RE: Singularity: AI Morality

Billy Brown (
Wed, 9 Dec 1998 09:08:37 -0600

Nick Bostrom wrote:
> I think the trick is not to use coersive measures, but rather to
> wisely select the values we give to the superintelligences, so that
> they wouldn't *want* to hurt us. If nobody wants to commit crimes,
> you don't need any police.

And others have posted similar thoughts.

Guys, please, trust the programmers on programming questions, OK? The kinds of things you are talking about sound reasonable, and might even be possible in a static system, but they are not even theoretically possible in the situation we are discussing. The problem is that we don't know how to built a Transhuman AI - all we can do is make something that might evolve into one on its own. If we try to put constraints on that evolution then the constraints also have to evolve, and they must do so in synch with the rest of the system.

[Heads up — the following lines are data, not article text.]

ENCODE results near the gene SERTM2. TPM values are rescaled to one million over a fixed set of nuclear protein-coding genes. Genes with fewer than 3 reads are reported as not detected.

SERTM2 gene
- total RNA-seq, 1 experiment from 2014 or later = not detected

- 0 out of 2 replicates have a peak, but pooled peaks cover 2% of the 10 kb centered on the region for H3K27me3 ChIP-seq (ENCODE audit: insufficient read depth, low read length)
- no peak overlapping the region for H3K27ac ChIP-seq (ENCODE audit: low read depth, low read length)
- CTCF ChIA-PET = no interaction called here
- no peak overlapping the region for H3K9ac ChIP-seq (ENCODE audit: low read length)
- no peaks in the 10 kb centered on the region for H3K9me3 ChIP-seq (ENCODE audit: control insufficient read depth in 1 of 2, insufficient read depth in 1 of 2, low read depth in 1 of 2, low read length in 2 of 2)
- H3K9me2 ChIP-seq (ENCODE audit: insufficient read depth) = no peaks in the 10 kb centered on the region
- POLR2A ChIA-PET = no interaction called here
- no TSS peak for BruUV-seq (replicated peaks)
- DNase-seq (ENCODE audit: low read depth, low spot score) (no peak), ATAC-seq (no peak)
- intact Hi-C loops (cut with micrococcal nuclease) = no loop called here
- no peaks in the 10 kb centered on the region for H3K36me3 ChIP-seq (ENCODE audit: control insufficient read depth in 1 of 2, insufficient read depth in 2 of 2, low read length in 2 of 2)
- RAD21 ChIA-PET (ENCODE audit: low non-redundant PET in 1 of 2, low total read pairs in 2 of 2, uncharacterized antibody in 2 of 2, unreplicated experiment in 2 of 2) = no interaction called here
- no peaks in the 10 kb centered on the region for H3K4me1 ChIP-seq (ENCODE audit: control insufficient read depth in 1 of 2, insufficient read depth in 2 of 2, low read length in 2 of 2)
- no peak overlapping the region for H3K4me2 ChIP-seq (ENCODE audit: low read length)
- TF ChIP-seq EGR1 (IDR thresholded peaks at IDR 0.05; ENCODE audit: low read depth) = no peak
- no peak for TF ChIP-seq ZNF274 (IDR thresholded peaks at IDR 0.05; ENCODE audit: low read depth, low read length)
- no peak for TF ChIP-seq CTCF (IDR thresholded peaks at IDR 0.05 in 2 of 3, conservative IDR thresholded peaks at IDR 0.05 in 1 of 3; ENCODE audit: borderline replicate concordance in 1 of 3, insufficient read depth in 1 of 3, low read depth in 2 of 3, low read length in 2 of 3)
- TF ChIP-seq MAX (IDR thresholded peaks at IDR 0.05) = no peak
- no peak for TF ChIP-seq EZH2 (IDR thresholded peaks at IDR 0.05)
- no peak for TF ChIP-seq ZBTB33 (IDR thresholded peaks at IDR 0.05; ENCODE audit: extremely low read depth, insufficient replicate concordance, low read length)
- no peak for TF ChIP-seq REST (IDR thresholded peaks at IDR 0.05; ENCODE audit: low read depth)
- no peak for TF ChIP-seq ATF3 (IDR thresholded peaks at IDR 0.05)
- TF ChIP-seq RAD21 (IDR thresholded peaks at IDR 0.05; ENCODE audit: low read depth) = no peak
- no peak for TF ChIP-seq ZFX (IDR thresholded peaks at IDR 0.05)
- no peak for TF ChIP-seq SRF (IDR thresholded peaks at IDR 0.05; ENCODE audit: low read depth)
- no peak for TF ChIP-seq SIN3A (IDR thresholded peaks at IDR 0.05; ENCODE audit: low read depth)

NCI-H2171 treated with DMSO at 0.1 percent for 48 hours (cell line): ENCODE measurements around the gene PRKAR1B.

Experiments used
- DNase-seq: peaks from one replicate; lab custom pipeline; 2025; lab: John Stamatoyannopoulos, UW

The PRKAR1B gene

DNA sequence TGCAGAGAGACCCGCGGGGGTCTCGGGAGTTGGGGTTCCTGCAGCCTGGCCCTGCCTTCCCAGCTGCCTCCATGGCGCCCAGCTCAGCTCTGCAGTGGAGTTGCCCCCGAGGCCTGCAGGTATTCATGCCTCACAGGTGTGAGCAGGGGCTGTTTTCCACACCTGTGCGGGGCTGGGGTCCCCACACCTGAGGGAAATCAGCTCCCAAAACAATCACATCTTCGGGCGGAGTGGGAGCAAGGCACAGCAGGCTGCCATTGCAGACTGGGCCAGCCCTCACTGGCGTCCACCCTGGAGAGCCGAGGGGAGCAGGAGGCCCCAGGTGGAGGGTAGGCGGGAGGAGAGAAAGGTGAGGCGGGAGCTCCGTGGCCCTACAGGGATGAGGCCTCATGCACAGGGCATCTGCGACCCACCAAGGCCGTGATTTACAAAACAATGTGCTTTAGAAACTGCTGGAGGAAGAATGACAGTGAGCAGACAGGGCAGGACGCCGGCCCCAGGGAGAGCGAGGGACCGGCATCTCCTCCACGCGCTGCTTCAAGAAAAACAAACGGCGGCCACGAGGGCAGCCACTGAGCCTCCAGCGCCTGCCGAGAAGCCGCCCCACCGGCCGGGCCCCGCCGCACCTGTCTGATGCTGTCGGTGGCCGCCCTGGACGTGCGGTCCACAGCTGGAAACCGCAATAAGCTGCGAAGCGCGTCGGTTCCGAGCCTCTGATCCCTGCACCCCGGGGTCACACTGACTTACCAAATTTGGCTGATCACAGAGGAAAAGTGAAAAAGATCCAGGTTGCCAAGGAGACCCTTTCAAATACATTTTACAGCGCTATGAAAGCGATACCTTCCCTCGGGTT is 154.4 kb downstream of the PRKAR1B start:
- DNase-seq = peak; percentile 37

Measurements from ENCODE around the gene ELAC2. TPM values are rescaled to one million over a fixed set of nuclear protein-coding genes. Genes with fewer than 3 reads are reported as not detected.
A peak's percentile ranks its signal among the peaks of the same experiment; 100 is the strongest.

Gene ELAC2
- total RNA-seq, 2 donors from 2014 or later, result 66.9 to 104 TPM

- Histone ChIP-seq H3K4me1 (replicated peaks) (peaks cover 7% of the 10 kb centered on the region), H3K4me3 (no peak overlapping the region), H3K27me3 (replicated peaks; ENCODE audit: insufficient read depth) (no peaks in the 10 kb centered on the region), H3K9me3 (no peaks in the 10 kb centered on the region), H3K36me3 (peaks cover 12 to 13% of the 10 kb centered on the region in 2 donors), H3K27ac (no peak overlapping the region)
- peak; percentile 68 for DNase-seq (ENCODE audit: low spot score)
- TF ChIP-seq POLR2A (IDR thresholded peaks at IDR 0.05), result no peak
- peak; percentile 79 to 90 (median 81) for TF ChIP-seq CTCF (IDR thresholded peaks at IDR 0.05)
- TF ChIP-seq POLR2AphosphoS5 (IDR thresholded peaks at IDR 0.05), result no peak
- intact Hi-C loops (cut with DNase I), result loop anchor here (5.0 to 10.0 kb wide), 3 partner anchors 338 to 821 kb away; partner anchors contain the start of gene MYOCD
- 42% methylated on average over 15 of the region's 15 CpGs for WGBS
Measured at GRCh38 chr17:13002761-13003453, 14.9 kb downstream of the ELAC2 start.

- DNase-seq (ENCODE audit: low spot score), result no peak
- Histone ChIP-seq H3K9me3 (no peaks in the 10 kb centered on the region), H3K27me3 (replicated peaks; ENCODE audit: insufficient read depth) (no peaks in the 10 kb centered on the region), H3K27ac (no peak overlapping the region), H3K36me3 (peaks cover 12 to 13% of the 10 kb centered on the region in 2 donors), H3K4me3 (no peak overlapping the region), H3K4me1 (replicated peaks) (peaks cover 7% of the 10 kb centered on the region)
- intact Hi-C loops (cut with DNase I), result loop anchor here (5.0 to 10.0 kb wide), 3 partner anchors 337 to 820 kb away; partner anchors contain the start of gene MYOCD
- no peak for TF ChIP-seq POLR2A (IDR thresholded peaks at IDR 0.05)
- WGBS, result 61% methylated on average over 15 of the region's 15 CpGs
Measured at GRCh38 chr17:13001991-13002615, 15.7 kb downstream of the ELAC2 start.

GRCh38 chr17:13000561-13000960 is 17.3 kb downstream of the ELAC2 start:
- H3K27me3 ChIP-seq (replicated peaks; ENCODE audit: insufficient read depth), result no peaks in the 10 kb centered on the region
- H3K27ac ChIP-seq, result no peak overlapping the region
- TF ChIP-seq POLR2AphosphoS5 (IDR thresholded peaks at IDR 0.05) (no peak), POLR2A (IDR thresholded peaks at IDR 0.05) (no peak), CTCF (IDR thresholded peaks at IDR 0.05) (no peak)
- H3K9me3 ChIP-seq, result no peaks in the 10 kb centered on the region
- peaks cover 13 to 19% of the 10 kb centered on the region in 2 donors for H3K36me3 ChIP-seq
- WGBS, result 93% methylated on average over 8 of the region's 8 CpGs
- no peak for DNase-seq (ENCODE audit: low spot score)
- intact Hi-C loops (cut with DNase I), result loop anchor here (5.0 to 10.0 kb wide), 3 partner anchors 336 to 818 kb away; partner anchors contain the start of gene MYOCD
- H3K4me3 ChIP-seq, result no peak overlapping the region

Now, in the real world we can't even program a simple, static program without bugs. The more complex the system becomes, the more errors there will be. Given that a seed AI would consist of at least several hundred thousand lines of arcane, self-modifying code, it is impossible to predict its behavior with any great precision. Any static morality module will eventually break or be circumvented, and a dynamic one will itself mutate in unpredictable ways. The best that we can do is teach it how do deduce its own rules, and hope it comes up with a moral system requires it to be nice to fellow sentients.

Besides, schemes to artificially impose a particular moral system on the AI rely on mind control, plain and simple. The smarter the AI becomes, the more likely it is to realize that you are trying to control it. Now, is mind control wrong in your moral system? How about in the one you gave the AI? In either case, how is the AI likely to react? This is a recipe for disaster, no matter how things work out.

Billy Brown